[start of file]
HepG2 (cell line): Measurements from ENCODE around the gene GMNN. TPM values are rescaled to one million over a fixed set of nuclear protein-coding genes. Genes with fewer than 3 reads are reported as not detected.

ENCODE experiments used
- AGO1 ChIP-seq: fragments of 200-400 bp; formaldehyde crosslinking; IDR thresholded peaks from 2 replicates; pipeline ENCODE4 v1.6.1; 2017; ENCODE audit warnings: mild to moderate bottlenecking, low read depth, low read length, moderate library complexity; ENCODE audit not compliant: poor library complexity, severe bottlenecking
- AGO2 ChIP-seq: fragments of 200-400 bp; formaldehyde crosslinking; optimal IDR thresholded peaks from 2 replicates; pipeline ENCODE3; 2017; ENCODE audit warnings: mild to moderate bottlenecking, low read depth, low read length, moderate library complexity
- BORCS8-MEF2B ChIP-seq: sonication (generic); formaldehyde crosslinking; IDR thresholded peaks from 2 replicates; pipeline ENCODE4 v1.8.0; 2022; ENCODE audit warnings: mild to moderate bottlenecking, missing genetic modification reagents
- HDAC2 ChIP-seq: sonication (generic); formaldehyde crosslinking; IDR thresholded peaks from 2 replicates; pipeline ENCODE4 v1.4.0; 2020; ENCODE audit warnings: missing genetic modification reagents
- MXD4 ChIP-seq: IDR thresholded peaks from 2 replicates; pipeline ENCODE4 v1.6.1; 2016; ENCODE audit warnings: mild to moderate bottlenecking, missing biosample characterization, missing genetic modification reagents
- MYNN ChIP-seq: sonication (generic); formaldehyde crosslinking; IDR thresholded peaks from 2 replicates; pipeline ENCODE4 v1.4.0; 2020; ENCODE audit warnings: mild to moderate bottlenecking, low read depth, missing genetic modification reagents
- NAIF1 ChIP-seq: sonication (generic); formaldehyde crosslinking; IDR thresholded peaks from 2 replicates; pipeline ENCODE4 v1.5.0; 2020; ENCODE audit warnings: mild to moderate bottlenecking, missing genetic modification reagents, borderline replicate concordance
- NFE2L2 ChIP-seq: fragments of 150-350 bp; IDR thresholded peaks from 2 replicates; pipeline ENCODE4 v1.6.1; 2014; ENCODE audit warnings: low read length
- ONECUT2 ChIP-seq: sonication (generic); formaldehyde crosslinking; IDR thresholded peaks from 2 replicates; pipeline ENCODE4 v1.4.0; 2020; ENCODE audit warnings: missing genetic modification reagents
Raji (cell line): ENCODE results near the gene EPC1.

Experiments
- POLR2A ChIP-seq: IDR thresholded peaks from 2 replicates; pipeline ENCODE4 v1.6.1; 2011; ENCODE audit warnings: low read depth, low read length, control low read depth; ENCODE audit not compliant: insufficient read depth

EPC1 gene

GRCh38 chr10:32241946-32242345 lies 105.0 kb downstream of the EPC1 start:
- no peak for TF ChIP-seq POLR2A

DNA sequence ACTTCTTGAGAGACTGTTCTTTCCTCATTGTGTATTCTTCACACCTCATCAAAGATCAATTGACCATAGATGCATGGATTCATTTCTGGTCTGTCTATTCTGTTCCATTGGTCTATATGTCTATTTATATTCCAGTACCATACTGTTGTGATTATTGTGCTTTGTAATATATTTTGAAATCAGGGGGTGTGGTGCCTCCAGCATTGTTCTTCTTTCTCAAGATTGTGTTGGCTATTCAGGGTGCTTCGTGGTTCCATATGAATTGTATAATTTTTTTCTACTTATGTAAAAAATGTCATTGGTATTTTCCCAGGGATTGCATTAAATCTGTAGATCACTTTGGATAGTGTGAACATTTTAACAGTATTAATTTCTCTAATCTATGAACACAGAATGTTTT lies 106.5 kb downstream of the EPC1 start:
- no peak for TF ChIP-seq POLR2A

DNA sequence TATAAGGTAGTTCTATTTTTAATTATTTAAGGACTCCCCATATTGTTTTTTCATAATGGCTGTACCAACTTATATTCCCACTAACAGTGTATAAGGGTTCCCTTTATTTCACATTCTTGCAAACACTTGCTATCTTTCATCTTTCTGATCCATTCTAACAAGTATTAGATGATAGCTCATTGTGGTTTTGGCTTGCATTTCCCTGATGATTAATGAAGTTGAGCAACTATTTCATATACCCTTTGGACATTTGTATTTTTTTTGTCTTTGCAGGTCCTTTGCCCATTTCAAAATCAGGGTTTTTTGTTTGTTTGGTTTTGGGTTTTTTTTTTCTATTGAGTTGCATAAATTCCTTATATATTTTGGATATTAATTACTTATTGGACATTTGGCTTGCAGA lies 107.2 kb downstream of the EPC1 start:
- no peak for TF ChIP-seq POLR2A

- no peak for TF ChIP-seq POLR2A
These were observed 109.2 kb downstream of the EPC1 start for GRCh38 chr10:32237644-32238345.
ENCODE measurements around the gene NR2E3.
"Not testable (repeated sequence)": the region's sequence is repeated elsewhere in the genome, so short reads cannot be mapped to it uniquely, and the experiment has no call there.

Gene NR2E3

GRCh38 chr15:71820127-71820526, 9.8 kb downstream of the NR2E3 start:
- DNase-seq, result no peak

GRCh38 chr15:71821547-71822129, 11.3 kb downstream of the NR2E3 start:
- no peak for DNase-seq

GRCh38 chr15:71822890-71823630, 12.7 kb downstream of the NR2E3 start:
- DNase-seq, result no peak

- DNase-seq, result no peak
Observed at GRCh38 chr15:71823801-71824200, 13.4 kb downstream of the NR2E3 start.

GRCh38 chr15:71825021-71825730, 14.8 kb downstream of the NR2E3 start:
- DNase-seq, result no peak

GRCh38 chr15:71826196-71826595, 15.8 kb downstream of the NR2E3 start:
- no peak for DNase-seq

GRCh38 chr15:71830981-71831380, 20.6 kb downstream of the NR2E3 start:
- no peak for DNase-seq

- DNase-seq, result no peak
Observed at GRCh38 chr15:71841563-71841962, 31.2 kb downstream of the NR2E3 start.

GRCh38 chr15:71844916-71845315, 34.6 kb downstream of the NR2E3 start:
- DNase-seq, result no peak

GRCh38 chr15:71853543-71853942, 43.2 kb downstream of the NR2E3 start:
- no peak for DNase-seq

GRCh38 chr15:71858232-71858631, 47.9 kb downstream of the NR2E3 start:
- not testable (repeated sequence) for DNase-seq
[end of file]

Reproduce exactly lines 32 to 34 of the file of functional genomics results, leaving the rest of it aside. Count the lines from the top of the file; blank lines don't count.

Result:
- DNase-seq, result no peak

- DNase-seq, result no peak
Observed at GRCh38 chr15:71823801-71824200, 13.4 kb downstream of the NR2E3 start.